2. Reviewers can put any number system they want on it. To readers, there are only two grades: Read it or don't read it.

    Everyone wants to buy and read a GREAT book, not a good book. I don't know who buys 4s. Friends of the author, I'm guessing. Readers don't give a flip about a 4.

    What product would you buy that's rated "good" when there are thousand brands of the same product rated "best"? I'd only buy the "best".

    So you reviewers have the power to kill a book with your exalted opinions. Your opinion is just like everyone else's, but you've made your opinion mean more by posting it online. And that gives you the power to kill a book with a 3. And then you spread that 3 all over GoodReads in multiple forms so that no one reads that book. Reviewers have way too much power.

    I don't know why you are squawking that no one wants to read a 3. Do you buy mediocre products? You just told everyone those books are mediocre. That's no mystery.

  3. Thanks for posting this article. I also go by the Goodreads guidelines that a 3 is "I liked it." I'll give a book a 4 if it stood out in my mind a few days later or if it were exceptionally written. I do give 5s and those are the books that stand out for me. I have given the occasional 2 or 1, but those are rare.

    To respond to Anonymous - a 3 is not mediocre. When I look at book reviews, if all the reviews are 5s, I really wonder about that book. It's nice to see a range of reviews. What one reviewer may hate - let's say love triangles for example, might be someone else's favorite thing in the world. It's subjective.

    Great discussion.

  4. I, personally, am not saying 3 equals mediocre, but the reader who is looking for the GREAT book, not the good book, will not read a 3.

    The arrogant reviewer who spreads her reviews all over the Net is not one voice standing out. They are pretending to be multiple voices, usually to get a higher reviewer rating.

    The reviewer who has all 5s is choosing not to review and harm a book they didn't think was great. That's smart, IMO and kind. Why trash a book all over the Net just because you, one person, don't like it? And then spread your opinion all over the world, as though it is many people's opinions? Just don't review the book. That's more honest than posting your reviews under multiple names all over the world, falsely skewing authors' scores? That creates an illusion that many people think the way you do, which is a lie.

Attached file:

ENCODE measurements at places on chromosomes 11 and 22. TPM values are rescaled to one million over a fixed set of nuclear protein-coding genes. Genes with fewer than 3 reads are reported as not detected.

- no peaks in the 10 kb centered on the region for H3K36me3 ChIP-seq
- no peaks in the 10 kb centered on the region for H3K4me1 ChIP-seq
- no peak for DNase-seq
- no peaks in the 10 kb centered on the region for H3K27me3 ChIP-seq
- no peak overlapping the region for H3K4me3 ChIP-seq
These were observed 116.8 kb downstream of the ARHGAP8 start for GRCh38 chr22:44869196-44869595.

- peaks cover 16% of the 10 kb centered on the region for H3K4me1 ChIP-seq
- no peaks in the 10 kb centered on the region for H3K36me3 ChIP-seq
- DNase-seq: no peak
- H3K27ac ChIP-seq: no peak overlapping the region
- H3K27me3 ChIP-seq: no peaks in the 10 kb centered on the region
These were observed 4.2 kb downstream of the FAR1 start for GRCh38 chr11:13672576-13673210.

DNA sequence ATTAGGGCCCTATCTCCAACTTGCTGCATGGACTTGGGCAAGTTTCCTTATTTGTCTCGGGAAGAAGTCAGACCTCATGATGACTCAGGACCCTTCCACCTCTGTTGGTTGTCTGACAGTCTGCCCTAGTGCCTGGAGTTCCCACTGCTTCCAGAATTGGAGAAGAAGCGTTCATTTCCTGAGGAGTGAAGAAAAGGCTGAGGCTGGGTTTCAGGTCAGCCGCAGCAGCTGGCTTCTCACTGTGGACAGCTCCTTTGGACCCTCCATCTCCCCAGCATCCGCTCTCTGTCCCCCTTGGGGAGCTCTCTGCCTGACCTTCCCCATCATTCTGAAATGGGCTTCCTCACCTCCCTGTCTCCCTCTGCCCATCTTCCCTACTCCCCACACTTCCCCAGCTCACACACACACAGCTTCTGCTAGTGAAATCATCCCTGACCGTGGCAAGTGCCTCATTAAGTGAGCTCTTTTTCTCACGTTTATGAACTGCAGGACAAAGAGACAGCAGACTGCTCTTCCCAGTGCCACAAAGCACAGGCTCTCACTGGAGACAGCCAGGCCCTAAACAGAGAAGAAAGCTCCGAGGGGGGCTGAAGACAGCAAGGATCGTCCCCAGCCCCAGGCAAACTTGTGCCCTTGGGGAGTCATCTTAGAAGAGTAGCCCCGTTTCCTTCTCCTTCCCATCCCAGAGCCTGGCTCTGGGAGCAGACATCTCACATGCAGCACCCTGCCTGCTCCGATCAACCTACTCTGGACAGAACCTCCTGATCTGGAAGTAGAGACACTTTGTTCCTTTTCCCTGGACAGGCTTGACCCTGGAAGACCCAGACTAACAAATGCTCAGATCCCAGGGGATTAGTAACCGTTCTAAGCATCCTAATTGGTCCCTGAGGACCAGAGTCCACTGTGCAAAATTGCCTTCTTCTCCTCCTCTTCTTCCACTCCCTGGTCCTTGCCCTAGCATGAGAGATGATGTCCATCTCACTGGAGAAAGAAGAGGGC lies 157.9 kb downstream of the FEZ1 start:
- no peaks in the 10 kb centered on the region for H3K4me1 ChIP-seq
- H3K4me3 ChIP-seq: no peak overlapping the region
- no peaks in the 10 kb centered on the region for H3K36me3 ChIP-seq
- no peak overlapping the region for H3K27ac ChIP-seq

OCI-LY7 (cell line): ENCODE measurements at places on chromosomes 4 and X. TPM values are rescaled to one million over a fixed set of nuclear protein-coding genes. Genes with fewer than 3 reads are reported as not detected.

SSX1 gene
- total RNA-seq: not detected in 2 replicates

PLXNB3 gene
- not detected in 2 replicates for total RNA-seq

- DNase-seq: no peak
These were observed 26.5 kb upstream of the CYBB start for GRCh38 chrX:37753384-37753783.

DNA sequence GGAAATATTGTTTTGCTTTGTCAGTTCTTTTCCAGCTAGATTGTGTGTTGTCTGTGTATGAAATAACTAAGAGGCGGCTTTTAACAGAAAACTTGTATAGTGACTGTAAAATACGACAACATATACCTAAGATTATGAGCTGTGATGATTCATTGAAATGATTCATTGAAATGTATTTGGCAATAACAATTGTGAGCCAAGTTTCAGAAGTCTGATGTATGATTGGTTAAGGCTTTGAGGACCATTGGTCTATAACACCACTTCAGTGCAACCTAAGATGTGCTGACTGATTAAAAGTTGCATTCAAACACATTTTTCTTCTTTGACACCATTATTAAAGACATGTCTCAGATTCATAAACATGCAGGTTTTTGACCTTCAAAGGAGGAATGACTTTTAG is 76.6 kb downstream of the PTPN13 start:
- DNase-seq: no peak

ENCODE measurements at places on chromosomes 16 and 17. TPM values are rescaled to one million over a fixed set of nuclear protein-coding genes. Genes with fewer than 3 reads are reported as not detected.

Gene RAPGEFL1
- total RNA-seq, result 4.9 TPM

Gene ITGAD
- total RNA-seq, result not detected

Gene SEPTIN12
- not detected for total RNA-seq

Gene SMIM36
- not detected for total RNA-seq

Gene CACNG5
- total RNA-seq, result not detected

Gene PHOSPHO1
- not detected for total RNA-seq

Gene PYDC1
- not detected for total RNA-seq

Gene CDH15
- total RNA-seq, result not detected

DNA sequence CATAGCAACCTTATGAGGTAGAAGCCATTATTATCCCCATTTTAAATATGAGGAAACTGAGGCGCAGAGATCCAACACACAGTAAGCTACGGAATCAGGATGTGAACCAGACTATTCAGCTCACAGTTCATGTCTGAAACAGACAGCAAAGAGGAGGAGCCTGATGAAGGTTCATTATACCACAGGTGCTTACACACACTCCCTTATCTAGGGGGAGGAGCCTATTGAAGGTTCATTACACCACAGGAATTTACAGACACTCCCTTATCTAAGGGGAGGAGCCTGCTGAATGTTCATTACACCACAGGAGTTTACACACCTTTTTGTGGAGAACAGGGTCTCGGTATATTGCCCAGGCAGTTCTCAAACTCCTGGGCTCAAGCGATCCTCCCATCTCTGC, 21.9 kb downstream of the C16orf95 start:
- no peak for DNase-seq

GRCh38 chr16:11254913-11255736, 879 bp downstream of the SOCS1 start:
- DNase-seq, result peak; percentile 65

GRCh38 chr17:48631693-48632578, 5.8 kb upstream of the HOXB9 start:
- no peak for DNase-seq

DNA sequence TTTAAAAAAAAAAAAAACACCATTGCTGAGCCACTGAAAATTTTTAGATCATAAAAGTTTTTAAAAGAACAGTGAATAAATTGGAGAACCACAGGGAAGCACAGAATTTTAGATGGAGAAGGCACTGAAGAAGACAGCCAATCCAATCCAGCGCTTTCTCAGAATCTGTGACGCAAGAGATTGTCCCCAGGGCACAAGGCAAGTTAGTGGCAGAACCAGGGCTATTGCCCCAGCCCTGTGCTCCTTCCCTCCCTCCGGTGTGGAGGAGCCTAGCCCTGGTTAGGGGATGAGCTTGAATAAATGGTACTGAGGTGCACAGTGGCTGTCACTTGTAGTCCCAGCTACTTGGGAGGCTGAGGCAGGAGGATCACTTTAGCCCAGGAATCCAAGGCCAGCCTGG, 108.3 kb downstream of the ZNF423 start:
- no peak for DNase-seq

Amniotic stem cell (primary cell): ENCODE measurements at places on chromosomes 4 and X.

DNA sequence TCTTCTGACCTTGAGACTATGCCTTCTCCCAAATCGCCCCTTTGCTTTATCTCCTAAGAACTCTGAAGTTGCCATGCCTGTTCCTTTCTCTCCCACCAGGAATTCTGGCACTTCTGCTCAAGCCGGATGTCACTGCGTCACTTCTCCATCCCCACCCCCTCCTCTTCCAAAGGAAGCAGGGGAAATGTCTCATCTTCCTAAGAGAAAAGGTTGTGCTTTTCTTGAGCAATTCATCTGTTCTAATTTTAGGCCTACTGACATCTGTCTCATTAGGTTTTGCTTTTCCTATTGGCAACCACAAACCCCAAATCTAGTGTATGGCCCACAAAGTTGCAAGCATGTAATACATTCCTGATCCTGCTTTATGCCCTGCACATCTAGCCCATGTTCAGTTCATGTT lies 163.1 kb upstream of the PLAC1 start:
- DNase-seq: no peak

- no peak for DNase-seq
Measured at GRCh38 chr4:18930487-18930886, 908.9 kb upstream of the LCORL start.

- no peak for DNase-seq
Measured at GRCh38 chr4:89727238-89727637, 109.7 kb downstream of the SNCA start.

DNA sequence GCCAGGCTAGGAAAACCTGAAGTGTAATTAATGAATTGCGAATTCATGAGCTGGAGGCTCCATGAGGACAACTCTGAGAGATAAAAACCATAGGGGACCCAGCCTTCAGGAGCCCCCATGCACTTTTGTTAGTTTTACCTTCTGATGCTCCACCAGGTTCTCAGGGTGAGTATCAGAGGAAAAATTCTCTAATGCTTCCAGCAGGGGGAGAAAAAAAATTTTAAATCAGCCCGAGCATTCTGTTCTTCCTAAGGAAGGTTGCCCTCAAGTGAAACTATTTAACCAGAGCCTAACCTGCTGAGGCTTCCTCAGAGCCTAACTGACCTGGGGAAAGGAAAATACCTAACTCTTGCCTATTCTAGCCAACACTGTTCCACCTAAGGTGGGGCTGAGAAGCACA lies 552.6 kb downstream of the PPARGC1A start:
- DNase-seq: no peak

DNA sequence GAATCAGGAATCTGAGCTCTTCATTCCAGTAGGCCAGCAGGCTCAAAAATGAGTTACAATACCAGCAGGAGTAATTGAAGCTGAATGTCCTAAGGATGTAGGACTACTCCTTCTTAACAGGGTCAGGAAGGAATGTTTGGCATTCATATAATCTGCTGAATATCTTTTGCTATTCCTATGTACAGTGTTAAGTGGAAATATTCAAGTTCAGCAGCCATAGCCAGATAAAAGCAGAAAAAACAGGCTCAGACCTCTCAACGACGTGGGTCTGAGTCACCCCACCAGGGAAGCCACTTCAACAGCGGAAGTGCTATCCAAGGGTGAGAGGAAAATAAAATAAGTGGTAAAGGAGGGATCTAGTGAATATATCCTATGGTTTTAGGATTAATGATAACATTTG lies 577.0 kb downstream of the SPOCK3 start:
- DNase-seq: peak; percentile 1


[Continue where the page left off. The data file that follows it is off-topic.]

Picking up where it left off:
Some of you reviewers are abusive. 3s are the death of a book, and so are multiple false scores at GoodReads and other review sites. What's the use of GoodReads when it is filled with lies?

  5. I agree with you ladies, and I like how everyone's opinions vary a little. I think the main point with three stars is to remember that not every book is a perfect fit for every reader and authors shouldn't knock-down reviewers for being honest. Plus, 3 star reviews DO NOT stop a book in it's tracks, just look at the Anita Blake series, those reviews can be all over the map, and the books are best sellers....

  6. Thanks ladies for sharing your thoughts.

    Opinions. Just because one person sees a product as mediocre does not mean others will. Many people love Toyota automobiles. You could not give me one, I think they're junk.

    Some book content can be viewed in a similar manner. Sometimes synopsis and blurb's are too vague. I had that happen this week. I dislike historical romances. The blurb was very elusive in that regard. It brought down the rating for me. People can read the review know why I didn't LOVE it and can form their own opinion.

  7. This is all good stuff. I think one of the things I'm seeing from the authors I've talked and will post tomorrow is that they want to know why a reviewer gave the rating they did, especially in the case of a 3. What did they like about the book, if anything; what did they dislike about the book, if anything; what, if anything, would have made the rating higher. These last two can be a little difficult sometimes without giving away spoilers.

    I try to let an author know via email if there was a specific reason I didn't rate a book higher if 1) I think it will prejudice a potential reader into not reading the book or 2) it requires discussing spoilers.

    I never trash a book in my reviews. I honestly try to find something good or at least not bad to say about every book I review. And before I give a book a 1, I always attempt to contact the author to tell why it is getting that rating and offer to not publish the review before it goes up. I have actually had every single author I've rated below a 3 tell me to go ahead with publishing the review because I spell out the reasons for the bad review.